Civilization requires civility. I’ve said it before, and I’ll say it again — if we want to get our economy back on track and move our nation forward, we absolutely must put partisanship aside and put our country first.
Soon, my weekly messages to you will be replaced by messages from your new Congressman. It is the beauty of our democracy that we see a peaceful transition of power with each election. I will do all I can to work with Congressman-elect Hudson to make sure that we have a smooth transition. Most importantly, my office will work to make sure that folks who we are in the process of helping have the opportunity to transfer their casework to the new office. If you have an ongoing case with my office, you will receive a letter this week asking you to allow our office to transfer your information to the new office. Please take time to do so. I want to make sure we can get you the help you need.
I believe the American people want results from their government, and they are tired of uncivil behavior derailing real progress. We’ve seen our political landscape become increasingly divisive, and the rhetoric has become more and more inflamed and polarizing. During my travels, I hear from a lot of people who are tired of the Washington bickering and sniping. They want to know what they can do to let our elected leaders know that the constant discord must end. It’s beyond time to join together to take on the many challenges our nation faces. The most frustrating part of my job is the partisan bickering and division, which leaves little room for work to be completed when so many people are spending time working first to make their colleagues look bad or gain political points.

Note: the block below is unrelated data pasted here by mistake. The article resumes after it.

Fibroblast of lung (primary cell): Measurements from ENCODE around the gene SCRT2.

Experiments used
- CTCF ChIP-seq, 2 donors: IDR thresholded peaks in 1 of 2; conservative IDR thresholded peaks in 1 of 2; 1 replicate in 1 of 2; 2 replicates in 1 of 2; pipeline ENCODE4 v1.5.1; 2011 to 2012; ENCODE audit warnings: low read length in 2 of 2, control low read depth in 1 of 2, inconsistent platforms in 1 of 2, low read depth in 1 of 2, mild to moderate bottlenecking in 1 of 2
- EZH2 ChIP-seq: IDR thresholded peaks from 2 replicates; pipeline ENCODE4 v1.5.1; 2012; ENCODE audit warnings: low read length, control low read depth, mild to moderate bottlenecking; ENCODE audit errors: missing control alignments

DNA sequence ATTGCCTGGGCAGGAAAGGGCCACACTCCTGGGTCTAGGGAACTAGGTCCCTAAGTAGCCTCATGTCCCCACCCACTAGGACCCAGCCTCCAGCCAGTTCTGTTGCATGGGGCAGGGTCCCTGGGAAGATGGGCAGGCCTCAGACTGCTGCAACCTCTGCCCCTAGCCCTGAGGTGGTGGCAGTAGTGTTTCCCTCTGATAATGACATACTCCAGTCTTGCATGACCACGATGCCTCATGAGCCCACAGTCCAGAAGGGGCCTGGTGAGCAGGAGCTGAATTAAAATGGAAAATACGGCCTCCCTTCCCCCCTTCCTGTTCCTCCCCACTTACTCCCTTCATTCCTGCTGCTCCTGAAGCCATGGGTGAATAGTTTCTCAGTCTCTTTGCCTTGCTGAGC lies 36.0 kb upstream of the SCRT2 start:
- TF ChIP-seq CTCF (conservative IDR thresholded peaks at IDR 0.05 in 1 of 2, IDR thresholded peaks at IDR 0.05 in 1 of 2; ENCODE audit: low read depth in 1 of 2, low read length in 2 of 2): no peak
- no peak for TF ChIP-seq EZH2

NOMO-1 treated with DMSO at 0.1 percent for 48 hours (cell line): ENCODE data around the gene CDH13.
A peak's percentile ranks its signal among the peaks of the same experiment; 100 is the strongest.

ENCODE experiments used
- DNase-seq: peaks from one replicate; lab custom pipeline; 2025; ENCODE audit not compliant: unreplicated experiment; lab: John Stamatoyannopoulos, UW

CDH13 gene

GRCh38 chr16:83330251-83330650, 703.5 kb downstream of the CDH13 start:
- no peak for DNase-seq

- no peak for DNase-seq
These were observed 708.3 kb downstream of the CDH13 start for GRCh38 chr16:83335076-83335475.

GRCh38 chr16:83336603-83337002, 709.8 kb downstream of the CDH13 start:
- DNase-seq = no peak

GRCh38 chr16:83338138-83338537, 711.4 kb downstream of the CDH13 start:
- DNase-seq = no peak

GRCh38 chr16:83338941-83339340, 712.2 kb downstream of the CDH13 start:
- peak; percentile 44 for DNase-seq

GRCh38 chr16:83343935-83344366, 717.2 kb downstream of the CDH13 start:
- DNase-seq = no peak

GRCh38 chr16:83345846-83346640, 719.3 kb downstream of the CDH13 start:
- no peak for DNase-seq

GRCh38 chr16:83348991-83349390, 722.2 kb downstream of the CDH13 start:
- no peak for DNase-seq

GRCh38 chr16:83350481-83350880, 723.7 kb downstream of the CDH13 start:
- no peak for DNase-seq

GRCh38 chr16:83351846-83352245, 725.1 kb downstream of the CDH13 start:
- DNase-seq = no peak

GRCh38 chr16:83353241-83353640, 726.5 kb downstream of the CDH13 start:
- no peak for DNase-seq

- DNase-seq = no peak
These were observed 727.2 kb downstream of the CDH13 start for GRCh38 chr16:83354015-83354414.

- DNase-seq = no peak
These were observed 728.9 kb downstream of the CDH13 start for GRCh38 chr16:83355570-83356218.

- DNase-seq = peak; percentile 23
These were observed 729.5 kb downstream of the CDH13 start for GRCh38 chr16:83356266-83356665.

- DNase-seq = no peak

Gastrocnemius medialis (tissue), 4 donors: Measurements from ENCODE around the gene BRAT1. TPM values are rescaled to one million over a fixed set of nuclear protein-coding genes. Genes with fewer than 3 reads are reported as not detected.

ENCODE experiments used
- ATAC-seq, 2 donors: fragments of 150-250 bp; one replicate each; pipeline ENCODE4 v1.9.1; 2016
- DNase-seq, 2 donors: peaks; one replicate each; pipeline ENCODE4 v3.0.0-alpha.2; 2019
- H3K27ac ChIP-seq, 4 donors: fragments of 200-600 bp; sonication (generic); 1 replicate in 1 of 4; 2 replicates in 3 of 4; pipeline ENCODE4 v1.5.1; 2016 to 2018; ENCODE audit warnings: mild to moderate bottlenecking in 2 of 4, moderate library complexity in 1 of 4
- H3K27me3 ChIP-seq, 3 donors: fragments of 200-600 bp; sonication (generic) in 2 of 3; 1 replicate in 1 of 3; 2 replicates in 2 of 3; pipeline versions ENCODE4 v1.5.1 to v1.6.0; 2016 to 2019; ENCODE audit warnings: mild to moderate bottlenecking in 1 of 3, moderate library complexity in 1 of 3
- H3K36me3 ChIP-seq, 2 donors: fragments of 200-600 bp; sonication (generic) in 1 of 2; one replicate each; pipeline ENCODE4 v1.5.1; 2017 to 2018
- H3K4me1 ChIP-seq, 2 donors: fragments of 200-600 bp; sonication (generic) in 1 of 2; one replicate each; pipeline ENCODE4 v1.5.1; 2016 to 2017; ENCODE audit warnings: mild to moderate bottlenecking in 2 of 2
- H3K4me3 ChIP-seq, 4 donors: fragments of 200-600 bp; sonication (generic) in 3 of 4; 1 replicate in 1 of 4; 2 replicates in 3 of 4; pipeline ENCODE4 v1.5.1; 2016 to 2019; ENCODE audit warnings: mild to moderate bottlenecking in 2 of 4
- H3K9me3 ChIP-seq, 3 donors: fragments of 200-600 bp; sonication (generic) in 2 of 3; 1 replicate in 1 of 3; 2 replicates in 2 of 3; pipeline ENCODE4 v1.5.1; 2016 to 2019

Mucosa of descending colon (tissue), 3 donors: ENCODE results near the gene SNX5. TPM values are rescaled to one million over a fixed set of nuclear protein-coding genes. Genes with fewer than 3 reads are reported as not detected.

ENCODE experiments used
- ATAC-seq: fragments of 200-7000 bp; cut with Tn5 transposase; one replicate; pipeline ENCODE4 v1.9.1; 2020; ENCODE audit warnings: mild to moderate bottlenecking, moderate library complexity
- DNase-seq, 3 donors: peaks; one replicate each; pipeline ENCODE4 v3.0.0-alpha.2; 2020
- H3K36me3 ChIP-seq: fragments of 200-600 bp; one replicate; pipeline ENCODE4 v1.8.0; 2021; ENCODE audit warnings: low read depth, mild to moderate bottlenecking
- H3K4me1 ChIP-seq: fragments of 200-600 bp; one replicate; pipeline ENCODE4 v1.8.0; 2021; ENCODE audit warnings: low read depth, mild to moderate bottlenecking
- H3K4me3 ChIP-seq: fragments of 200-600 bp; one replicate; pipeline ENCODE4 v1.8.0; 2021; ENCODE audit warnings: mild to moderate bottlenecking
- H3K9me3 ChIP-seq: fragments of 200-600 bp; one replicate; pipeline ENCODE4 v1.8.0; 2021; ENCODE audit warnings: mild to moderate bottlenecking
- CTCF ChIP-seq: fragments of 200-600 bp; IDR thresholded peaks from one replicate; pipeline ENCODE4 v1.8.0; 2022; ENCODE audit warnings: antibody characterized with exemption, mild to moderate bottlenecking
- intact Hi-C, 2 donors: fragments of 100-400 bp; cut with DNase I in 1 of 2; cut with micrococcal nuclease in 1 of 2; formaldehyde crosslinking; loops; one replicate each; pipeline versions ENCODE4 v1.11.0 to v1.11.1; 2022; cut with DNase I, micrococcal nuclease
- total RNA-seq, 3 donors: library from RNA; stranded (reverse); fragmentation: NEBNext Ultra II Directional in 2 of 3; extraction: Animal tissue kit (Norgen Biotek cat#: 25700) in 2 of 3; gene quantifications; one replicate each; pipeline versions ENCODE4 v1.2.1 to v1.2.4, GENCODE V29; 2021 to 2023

There are many members of Congress who choose not to engage in the ugly rhetoric and disrespectful tone, but it seems that the work they do rarely makes the headlines. There are folks on both sides of the aisle who are capable of being civil, and I, along with many others, are committed to acting with civility to solve our nation’s challenges. Our nation held elections this past week, and I can’t think of a better time for us to remember that our democracy is based on the fundamental ideal that it is your right to question your government and petition it for change. The greatest achievement in a democratic civilization is the ability to do that peacefully, and we absolutely must do it with respect and civility. Only then can we solve our nation’s problems.
As I continue to work for you through the end of the year, we will face many serious issues, including the fiscal cliff that will require both parties to compromise and work together to find a solution. When I think about all of those who have sacrificed and shed blood for our freedom, I know that we can do better. The blood that has been shed and the lives that have been lost on foreign soil, in the name of preservation of our government and our freedom, must never be forgotten. We understand that freedom is not free, yet too often some folks do a great disservice to those who paid the cost, by trivializing the very freedoms preserved for us in the names of those who have fallen. We can all do better.
We must not be afraid of vigorous debate on the issues upon which we disagree, while never forsaking the utmost respect and reverence for others and their views. We have serious issues before us that we’ll never solve if we can’t sit down and discuss them. The importance of listening during these discussions is a lesson we must all understand and practice. If everyone is talking, often times nobody is listening. Until we better practice that give-and-take of democracy that built our nation and keeps us free, we will only slowly make progress on the issues we face. I will continue to do my best to uphold the principles of civic discourse while working for you in Washington.